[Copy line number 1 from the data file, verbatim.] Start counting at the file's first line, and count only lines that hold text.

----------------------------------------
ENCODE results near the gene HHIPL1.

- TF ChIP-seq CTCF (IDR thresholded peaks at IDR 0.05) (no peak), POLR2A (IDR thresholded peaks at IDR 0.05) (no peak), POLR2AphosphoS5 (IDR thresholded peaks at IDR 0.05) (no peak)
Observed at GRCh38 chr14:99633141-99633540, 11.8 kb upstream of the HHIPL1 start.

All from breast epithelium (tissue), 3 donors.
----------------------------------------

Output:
ENCODE results near the gene HHIPL1.